It had been a while since I had spent some quality time in the woods. The last several weeks has found me mostly on or near the shorelines of area lakes, marshes and ponds. So, I figured I had better get out and see what the woods might have to offer this photographer.
On this particular day, there was a cold wind howling out of the west, but the sun was shining beautifully. With these conditions I knew the waterfowl photography would be good later in the day but for now I can ease down into the little valley and get out of the wind.
I had only walked 30 yards into the woods when I spotted the deer, the first group anyway. I was above the valley and still in the wind, the wind helping to disguise my footsteps as I walked on the crunchy leaf carpet of the forest floor. They were casually feeding amongst the jumble of slightly leaning Osage Orange trees. Too far for a good photograph, I decided to just sit and watch as they went about their business.
The deer spooked when I finally made my move. I guess there were maybe 15 in this group. But as they spooked, there was another group several yards from them that had apparently been watching me the whole time, which I had never noticed. Now I had something like 30 or 40 deer bounding away from me. Quite impressive actually!
I moved into the valley thinking that all the excitement was over. My thoughts now had moved to making a plan for the evenings waterfowl shoot. By this time, I had found a log to sit on and listen to the wonderful sounds of the forest. So, while thinking about great flights of wood ducks to capture with camera, I caught movement out of the corner of my eye. High up on the hill were six more deer. Had they been a part of the previous scattering or was this a new group moving in from an adjacent field? I will never know for sure, but in either case the deer numbers were adding up quickly.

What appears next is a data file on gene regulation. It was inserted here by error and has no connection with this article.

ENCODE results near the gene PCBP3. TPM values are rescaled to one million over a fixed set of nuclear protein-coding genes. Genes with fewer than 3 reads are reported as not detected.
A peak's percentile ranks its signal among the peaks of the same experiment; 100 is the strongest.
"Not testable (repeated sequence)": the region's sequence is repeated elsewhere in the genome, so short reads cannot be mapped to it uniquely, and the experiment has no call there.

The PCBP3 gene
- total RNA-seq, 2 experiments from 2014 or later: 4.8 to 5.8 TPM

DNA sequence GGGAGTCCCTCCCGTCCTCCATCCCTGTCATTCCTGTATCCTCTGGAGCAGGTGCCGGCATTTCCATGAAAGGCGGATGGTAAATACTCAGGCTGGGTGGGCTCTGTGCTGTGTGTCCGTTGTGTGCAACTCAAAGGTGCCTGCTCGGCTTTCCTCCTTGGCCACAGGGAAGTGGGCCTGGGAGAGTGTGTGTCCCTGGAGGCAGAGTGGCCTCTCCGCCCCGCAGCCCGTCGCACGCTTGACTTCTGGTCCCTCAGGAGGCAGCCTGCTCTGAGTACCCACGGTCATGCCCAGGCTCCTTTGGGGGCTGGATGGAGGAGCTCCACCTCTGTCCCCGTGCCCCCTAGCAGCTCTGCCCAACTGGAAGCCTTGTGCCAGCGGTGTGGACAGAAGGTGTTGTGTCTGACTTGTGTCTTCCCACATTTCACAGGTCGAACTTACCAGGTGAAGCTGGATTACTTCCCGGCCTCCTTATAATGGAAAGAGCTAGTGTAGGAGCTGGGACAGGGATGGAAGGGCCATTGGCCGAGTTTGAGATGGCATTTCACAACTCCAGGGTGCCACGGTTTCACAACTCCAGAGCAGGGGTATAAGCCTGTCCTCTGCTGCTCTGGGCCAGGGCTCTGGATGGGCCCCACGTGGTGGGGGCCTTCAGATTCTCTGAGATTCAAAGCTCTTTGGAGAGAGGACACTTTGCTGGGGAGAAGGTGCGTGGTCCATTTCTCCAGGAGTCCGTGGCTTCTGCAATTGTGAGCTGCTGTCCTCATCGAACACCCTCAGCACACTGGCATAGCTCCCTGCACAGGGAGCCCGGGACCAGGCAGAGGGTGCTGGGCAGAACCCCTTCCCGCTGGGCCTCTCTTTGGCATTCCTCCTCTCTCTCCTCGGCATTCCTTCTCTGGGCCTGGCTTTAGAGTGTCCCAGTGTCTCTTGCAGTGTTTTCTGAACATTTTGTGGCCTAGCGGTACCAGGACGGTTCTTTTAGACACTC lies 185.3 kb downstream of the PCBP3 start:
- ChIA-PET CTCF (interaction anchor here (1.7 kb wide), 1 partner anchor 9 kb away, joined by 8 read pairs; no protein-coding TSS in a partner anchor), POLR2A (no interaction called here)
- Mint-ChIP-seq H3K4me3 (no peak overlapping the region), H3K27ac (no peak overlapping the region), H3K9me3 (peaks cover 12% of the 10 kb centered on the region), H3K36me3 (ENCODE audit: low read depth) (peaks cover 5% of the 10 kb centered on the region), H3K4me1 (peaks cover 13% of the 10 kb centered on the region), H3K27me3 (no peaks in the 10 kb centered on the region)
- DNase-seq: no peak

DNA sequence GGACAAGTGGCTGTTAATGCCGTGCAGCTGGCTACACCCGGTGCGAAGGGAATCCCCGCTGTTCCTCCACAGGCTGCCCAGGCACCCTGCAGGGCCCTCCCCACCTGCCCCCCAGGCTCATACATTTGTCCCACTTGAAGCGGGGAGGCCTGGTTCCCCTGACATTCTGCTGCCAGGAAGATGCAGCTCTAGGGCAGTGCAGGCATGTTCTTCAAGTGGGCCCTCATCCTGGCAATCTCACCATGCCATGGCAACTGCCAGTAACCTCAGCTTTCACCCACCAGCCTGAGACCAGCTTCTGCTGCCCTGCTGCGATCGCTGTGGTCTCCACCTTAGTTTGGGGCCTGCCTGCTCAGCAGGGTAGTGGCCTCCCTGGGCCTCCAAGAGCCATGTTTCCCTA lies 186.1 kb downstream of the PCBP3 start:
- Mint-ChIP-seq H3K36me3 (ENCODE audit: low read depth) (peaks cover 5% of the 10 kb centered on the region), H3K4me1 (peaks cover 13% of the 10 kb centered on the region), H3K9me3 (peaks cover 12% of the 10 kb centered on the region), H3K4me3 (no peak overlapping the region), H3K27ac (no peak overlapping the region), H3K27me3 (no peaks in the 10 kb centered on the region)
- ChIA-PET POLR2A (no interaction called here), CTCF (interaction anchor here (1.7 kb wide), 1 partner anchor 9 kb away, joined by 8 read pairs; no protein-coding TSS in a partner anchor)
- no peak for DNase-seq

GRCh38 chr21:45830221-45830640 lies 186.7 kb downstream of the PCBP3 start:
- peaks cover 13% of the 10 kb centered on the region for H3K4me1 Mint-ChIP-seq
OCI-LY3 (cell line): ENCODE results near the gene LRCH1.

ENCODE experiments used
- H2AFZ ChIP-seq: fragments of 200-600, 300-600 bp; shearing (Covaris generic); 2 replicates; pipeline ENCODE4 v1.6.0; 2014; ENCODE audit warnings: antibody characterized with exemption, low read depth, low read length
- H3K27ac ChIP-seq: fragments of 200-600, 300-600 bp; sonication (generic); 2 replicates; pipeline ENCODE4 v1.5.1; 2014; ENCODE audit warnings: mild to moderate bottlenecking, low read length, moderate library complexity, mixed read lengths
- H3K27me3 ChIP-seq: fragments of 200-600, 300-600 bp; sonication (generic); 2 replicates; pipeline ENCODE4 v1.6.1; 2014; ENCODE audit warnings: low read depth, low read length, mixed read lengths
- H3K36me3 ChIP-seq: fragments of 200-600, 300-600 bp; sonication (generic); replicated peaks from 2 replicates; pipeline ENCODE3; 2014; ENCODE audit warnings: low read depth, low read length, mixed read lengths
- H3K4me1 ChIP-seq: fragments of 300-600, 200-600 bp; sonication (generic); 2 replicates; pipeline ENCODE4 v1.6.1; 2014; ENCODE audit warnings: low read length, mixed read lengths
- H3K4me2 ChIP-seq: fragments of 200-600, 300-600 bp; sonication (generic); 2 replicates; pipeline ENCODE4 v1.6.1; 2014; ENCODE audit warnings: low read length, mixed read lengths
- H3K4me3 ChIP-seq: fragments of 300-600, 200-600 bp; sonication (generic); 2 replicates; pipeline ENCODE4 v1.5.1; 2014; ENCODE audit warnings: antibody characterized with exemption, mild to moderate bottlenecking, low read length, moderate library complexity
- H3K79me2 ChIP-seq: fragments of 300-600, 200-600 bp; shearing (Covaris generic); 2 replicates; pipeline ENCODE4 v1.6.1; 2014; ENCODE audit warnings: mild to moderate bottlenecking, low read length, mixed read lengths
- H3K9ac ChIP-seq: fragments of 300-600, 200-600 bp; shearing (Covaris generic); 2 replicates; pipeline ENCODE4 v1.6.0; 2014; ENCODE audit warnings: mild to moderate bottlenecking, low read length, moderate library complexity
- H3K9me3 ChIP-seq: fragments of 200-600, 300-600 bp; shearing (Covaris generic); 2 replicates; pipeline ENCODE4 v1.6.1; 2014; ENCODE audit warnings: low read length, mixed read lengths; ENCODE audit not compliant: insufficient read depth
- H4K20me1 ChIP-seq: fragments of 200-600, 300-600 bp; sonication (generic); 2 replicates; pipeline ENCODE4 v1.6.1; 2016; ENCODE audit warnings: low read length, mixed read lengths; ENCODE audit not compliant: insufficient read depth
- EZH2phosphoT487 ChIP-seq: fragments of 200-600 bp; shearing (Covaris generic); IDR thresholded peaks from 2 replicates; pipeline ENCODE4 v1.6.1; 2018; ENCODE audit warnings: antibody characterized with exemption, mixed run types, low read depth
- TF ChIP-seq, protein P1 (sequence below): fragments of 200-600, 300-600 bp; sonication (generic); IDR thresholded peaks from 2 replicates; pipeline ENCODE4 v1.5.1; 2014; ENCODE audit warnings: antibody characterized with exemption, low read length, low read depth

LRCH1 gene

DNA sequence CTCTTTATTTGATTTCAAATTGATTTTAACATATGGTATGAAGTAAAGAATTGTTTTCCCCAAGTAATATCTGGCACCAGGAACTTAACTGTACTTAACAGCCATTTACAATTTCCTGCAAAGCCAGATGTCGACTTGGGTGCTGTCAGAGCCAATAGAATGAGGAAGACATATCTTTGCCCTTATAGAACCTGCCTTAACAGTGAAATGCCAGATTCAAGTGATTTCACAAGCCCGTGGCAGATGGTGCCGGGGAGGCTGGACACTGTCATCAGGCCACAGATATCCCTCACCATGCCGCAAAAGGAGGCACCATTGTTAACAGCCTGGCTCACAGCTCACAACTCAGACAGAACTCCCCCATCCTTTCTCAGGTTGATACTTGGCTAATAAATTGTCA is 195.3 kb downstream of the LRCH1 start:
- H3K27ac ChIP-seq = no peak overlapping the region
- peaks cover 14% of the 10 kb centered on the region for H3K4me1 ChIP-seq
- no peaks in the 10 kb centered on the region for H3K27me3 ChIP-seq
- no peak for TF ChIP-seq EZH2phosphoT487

Moving on and nearing my allotted time to leave the woods I could see tiny heads off in the distance. They were bedded deer, and they, too, had been watching me. They were not bedded long as they quickly rose to their feet. At that time, I waited for the white flags of their tails to signal me that they were out of here. But this group of ten or so was different. They seemed curious. They stepped closer. And as I walked nearer, they held their ground. They allowed me to photograph them. The watchers of the woods!